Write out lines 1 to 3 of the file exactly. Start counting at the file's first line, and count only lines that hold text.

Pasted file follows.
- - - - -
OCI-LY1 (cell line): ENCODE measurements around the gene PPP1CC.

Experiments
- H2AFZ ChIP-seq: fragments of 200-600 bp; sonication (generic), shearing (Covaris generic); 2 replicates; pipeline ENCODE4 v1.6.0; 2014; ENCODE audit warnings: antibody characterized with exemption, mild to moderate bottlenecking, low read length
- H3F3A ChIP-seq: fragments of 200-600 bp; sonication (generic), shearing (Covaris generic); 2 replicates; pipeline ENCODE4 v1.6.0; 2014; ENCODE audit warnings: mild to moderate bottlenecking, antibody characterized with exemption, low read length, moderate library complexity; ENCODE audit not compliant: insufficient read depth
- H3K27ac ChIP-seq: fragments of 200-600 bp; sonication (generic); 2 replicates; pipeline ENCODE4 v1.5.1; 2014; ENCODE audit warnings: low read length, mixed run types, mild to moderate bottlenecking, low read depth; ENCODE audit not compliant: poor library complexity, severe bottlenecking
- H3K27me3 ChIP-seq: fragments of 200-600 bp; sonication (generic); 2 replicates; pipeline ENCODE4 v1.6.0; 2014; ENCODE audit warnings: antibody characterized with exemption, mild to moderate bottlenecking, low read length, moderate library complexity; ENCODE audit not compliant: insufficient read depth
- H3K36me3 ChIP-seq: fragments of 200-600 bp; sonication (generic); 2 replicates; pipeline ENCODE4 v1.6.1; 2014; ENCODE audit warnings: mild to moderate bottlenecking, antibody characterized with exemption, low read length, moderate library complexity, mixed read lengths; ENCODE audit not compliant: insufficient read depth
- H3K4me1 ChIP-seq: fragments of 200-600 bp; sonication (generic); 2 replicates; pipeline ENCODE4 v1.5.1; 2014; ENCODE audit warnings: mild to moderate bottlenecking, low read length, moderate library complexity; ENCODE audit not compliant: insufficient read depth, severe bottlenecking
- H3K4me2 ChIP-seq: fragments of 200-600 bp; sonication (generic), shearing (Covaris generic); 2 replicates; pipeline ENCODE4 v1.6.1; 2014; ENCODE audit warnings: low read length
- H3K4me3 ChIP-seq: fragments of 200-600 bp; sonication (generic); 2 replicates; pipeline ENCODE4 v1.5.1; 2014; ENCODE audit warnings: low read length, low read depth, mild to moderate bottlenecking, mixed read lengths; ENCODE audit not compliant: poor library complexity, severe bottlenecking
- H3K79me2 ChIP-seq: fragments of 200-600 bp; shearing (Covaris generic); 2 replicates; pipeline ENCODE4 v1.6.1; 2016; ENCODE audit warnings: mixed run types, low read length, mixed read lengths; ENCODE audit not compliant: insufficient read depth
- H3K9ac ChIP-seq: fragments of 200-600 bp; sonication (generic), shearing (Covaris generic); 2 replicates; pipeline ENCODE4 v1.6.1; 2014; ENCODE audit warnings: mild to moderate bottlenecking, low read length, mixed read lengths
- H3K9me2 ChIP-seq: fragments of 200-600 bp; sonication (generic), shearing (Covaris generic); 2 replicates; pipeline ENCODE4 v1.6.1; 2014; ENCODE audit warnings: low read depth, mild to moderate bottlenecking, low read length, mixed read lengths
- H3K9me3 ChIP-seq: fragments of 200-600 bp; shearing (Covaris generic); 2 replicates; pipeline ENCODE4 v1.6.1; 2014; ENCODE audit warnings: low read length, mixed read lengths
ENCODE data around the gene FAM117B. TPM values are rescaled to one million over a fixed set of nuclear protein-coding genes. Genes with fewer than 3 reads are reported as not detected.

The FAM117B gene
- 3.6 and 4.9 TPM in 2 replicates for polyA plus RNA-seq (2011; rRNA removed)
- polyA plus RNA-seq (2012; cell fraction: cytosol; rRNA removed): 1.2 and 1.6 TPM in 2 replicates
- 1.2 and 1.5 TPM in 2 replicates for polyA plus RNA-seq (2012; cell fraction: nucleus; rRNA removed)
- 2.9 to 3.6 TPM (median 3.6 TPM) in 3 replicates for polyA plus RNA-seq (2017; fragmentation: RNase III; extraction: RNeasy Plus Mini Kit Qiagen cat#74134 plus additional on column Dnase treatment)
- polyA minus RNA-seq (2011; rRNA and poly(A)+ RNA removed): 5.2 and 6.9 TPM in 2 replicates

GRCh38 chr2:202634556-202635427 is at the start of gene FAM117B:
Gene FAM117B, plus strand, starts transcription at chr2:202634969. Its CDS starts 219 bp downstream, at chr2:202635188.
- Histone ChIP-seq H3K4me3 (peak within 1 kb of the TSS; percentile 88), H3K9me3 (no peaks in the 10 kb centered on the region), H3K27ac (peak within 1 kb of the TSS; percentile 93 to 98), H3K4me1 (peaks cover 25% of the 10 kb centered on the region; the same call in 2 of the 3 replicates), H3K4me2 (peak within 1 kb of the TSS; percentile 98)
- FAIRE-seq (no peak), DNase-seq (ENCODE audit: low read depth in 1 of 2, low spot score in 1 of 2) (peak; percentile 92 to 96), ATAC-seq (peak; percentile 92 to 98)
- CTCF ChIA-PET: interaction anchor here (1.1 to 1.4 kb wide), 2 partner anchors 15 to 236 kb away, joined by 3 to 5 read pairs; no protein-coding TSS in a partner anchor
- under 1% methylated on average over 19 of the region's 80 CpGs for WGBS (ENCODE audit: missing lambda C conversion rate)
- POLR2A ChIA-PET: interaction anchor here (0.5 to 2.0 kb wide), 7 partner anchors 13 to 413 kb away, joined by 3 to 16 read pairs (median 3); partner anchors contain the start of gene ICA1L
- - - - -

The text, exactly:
OCI-LY1 (cell line): ENCODE measurements around the gene PPP1CC.

Experiments
- H2AFZ ChIP-seq: fragments of 200-600 bp; sonication (generic), shearing (Covaris generic); 2 replicates; pipeline ENCODE4 v1.6.0; 2014; ENCODE audit warnings: antibody characterized with exemption, mild to moderate bottlenecking, low read length